[Accessibility] AT Device Shared I/O

Bill Haneman bill.haneman at sun.com
Wed Sep 10 03:20:30 PDT 2003


On Tue, 2003-09-09 at 20:45, Janina Sajka wrote:
> Disadvantage???
> 
> Some would call that an advantage.

It's a major disadvantage in a library if you wish to standardize on it,
and no alternate implementations with other licenses exist.  GPL
libraries are the ones that are 'viral' to anything linking to them, and
thus they would not be suitable candidates for standardization.

The current legal thinking appears (to my non-expert ears) to be that
GPL libraries on a platform are OK under certain circumstances provided
they use standard APIs which are also available in non-GPL form.  Most
vendors seem to want to bundle both GPL and non-GPL versions with their
platform in this case.

This brltty situation has already caused some issues with other braille
packages and is something we'd like to see changed for that reason; it
limits the usefulness of brltty.

I do think we need to keep these things in mind insofar as we make
reference to existing implementations of APIs which we consider for
adoption.

- Bill
 
> But I guess we can avoid these considerations for now, anyway.
> 
> Bill Haneman writes:
> > From: Bill Haneman <bill.haneman at sun.com>
> > 
> > Hi:
> > 
> > Regarding the AT Device Shared I/O section:
> > 
> > Note that we have candidate libraries/APIs for this in the 
> > Linux space already, for instance libbrl and brltty.  Brltty has the
> > disadvantage that it's GPL and not LGPL, but the libbrl license is
> > either LGPL or something similar like BSD.
> > 
> > - Bill
> > 
> > On Mon, 2003-09-08 at 16:40, Sharon D Snider wrote:
> > > 
> > >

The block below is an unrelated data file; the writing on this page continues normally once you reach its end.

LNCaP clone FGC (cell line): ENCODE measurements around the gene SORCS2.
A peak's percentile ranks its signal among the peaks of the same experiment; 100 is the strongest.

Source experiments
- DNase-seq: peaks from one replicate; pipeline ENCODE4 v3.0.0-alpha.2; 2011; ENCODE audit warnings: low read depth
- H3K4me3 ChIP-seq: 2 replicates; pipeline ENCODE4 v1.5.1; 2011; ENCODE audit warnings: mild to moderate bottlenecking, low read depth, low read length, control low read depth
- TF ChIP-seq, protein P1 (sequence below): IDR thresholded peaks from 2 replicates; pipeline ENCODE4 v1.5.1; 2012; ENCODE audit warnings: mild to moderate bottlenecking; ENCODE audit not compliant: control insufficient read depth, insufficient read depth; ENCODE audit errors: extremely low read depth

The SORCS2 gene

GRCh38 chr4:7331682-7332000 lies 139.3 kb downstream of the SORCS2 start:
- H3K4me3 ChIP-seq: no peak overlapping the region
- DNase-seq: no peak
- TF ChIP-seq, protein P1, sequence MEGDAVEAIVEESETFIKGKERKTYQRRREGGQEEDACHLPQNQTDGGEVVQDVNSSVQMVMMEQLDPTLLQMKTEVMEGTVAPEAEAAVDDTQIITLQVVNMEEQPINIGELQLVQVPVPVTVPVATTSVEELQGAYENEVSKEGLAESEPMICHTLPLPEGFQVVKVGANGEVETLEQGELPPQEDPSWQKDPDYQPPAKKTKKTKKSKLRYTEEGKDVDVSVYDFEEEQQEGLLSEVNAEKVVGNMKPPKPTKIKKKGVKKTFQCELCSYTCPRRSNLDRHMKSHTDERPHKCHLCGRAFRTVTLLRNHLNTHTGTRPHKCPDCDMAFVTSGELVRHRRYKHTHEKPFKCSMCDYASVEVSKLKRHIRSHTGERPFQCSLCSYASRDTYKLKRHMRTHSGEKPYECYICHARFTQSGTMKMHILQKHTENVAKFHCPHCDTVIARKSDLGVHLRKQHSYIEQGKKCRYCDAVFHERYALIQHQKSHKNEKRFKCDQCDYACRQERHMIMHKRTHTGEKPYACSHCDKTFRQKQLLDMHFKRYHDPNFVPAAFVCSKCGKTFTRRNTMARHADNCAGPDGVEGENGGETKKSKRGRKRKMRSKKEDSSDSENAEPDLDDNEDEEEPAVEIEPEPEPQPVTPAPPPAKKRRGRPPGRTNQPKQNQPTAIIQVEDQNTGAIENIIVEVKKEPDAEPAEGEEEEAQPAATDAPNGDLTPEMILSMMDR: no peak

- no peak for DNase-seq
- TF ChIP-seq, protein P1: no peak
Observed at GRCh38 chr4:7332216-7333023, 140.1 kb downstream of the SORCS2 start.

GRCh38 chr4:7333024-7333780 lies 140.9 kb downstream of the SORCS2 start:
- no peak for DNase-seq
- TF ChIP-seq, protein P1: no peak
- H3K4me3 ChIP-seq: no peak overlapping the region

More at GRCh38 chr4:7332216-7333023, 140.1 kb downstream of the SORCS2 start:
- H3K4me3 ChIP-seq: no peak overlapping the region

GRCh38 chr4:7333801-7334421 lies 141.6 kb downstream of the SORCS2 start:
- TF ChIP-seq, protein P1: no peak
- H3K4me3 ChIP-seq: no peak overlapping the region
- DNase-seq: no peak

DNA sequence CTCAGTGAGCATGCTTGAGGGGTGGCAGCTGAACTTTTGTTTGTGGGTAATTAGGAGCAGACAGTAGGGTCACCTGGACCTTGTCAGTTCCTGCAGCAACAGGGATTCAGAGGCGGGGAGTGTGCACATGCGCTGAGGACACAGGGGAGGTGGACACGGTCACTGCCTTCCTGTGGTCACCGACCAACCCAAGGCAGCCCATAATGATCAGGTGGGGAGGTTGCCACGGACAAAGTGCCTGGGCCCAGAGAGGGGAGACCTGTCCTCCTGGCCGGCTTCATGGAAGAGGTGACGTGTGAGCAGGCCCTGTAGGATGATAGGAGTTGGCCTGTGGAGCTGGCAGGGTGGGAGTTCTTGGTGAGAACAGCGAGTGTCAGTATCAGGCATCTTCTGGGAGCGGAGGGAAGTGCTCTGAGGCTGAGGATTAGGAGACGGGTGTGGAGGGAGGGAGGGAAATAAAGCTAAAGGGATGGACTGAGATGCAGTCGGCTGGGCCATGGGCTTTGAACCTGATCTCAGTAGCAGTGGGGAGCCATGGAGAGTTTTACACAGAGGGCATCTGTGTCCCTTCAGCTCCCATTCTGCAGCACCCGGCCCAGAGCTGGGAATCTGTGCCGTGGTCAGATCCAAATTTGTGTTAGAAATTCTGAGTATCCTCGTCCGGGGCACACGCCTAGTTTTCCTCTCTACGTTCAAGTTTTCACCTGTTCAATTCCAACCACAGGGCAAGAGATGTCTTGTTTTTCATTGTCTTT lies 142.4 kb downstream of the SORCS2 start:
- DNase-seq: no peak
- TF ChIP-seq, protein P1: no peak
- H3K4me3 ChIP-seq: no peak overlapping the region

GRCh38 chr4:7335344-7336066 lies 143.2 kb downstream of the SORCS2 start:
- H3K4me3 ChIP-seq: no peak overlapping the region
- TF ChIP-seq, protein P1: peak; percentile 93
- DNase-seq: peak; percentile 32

> > > 
> > > 
> > > Hi Janina and Mario, below are my editing suggestions that incorporate
> > > Mario's comments.
> > > 
> > > 
> > >  2.) AT Device Shared I/O
> > > 
> > > AT device shared I/O would make it possible for devices that are commonly
> > > used by persons with disabilities to operate smoothly with several client
> > > applications simultaneously.
> > > 
> > > In some circumstances it is necessary to support simultaneous
> > > access for different client applications. For example, allowing a
> > > software-based speech synthesizer to speak while a multi-media
> > > stream is playing, rather than queueing its messages to play after
> > > the stream concludes. In addition, it may also be necessary to
> > > have messages queue or supress until a particular window or console has
> > > focus.
> > > 
> > > We need to adopt or develop libraries that allow client applications to
> > > share
> > > these I/O devices. Shared access to accessibility related devices,
> > > such as Braille displays, reduces the cost of ownership and improves
> > > the user experience.
> > > 
> > > These libraries should offer a generic high-level abstraction of
> > > the underlying device to allow client applications, and to use the
> > > libraries independent
> > > of the actual hardware in use.  This simplifies the development of
> > > accessibility related software by sharing commonly used code such as
> > > low-level
> > > driver implementations in these libraries.
> > > 
> > > 
> > > 
> > > 
> > > Sharon Snider
> > > Linux Accessibility, and Information Development
> > > IBM Linux Technology Services
> > > (512) 838-4127, T/L 678-4127
> > > 
> > > 
> > > _______________________________________________
> > > Accessibility mailing list
> > > Accessibility at freestandards.org
> > > http://www.freestandards.org/cgi-bin/mailman/listinfo/accessibility
> > 
> 
> -- 
> 	
> 				Janina Sajka, Director
> 				Technology Research and Development
> 				Governmental Relations Group
> 				American Foundation for the Blind (AFB)
> 
> Email: janina at afb.net		Phone: (202) 408-8175






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